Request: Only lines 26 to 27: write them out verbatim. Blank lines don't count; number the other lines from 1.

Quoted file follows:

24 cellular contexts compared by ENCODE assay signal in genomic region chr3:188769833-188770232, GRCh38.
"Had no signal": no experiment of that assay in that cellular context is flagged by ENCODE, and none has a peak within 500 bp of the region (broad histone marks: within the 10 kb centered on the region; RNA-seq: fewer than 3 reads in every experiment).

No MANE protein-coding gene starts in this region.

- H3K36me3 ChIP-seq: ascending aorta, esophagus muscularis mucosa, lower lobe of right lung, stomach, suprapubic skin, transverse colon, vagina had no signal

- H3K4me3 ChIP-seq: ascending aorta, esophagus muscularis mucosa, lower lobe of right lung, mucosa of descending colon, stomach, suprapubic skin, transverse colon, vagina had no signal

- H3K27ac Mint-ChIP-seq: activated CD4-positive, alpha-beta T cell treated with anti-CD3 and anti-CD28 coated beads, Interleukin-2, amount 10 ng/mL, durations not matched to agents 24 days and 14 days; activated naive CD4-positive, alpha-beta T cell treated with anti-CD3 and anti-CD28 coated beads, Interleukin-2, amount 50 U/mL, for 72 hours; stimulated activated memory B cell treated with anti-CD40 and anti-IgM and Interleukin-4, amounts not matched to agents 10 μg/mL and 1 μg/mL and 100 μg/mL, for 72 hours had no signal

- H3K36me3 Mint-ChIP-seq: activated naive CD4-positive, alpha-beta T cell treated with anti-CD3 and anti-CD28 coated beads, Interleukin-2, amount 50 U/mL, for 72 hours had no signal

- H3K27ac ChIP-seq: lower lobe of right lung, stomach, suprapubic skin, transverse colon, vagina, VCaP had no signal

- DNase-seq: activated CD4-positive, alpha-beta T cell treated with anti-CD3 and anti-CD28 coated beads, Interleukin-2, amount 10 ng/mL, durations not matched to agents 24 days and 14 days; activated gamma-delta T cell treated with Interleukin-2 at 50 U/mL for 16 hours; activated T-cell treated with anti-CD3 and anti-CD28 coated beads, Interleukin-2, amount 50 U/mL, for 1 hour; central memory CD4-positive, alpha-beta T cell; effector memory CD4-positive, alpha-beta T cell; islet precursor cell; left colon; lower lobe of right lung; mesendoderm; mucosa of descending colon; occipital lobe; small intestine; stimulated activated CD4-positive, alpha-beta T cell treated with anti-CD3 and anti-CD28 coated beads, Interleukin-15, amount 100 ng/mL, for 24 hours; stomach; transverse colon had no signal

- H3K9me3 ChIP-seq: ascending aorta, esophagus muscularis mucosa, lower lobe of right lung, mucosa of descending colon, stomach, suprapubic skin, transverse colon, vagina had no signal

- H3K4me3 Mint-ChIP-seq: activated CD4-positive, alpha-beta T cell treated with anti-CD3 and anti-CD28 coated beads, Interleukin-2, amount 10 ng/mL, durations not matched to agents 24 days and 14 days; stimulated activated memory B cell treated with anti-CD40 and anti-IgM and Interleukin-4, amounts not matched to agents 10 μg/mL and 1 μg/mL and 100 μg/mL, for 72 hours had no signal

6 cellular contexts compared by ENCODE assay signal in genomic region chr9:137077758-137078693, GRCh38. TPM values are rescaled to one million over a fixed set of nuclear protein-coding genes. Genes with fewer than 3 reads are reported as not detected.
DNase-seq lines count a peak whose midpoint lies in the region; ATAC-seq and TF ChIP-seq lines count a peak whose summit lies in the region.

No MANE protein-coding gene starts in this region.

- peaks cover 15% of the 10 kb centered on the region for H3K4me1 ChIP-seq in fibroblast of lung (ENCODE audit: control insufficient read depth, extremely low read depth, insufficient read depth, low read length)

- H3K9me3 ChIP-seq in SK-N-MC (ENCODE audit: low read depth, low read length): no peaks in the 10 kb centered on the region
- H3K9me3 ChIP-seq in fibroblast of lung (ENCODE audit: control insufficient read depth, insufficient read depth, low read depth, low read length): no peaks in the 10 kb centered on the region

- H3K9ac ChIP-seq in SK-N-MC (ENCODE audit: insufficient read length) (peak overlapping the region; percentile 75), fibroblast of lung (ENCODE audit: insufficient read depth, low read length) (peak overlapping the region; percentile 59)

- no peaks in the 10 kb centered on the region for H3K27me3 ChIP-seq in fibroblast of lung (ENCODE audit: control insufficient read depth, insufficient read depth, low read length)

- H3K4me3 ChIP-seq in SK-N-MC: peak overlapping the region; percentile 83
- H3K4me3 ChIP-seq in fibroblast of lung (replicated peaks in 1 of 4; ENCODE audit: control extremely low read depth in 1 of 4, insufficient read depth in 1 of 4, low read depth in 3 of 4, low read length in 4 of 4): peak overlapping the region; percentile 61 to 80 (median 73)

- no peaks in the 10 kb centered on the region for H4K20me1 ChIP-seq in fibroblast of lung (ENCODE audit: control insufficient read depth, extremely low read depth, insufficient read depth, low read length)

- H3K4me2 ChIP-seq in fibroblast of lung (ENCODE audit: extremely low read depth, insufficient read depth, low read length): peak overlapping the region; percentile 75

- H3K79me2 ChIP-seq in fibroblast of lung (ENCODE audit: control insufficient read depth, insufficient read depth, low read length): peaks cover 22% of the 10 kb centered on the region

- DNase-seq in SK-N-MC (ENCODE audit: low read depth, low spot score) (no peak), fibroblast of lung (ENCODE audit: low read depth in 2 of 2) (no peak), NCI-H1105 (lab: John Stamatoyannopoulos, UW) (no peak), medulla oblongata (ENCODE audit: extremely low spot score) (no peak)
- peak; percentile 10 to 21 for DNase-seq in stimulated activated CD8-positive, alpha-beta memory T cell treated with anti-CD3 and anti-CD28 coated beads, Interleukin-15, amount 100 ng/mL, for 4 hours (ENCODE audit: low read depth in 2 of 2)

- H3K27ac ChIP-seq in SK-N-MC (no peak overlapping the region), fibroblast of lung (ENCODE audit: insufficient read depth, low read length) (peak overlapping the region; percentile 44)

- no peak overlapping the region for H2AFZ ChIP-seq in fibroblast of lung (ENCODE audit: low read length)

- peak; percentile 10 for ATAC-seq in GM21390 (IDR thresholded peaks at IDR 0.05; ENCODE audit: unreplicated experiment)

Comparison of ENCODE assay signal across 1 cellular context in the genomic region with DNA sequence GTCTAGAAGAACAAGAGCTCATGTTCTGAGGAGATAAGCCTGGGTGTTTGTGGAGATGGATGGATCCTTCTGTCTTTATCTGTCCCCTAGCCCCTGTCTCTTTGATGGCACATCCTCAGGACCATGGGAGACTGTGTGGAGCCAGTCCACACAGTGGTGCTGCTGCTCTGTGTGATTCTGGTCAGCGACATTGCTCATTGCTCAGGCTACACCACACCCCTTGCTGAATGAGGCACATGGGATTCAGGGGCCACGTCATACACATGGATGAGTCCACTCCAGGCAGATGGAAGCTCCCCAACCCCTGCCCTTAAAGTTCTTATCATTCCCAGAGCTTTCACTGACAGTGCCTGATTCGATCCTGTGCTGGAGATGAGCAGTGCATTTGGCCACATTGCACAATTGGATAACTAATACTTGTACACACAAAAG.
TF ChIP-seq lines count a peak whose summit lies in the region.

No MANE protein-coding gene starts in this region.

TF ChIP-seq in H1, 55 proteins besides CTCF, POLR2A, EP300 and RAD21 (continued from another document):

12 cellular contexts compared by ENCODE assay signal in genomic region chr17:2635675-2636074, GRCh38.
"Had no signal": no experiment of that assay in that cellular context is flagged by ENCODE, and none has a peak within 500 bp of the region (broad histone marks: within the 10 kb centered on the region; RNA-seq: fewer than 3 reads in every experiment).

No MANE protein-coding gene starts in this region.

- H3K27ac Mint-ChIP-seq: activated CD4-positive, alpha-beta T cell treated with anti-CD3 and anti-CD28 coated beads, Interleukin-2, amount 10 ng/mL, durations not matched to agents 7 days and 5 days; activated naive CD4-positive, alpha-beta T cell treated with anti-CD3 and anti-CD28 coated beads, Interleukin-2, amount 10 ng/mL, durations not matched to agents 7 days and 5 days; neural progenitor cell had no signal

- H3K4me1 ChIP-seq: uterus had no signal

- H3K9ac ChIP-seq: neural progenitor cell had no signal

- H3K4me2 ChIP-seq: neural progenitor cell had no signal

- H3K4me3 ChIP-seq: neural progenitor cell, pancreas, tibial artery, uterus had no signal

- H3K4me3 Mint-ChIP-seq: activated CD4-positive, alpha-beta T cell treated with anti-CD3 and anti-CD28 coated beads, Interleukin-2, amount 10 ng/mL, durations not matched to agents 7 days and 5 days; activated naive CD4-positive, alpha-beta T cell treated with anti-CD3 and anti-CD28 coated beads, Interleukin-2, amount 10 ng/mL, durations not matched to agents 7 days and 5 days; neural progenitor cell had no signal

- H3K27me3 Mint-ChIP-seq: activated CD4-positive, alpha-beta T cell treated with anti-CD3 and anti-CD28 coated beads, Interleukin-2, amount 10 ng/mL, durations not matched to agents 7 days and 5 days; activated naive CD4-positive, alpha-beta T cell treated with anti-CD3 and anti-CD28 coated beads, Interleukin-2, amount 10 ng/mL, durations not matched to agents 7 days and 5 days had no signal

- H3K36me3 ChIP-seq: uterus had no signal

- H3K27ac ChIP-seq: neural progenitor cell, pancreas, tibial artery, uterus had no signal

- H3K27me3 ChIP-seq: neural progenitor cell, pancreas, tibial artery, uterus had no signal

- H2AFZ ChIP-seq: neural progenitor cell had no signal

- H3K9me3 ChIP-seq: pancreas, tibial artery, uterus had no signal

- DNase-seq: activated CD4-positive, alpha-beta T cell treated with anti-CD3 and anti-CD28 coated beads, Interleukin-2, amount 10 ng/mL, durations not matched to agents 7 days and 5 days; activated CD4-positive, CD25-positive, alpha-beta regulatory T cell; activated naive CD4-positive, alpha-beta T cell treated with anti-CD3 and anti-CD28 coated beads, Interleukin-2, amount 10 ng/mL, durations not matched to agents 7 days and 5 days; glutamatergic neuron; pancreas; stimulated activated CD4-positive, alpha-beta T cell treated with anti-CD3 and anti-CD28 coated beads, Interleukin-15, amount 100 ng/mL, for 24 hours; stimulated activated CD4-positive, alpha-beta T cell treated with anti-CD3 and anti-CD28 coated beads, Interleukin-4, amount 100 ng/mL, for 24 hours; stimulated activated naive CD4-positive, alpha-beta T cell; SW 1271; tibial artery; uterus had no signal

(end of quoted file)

- peak; percentile 10 to 21 for DNase-seq in stimulated activated CD8-positive, alpha-beta memory T cell treated with anti-CD3 and anti-CD28 coated beads, Interleukin-15, amount 100 ng/mL, for 4 hours (ENCODE audit: low read depth in 2 of 2)

- H3K27ac ChIP-seq in SK-N-MC (no peak overlapping the region), fibroblast of lung (ENCODE audit: insufficient read depth, low read length) (peak overlapping the region; percentile 44)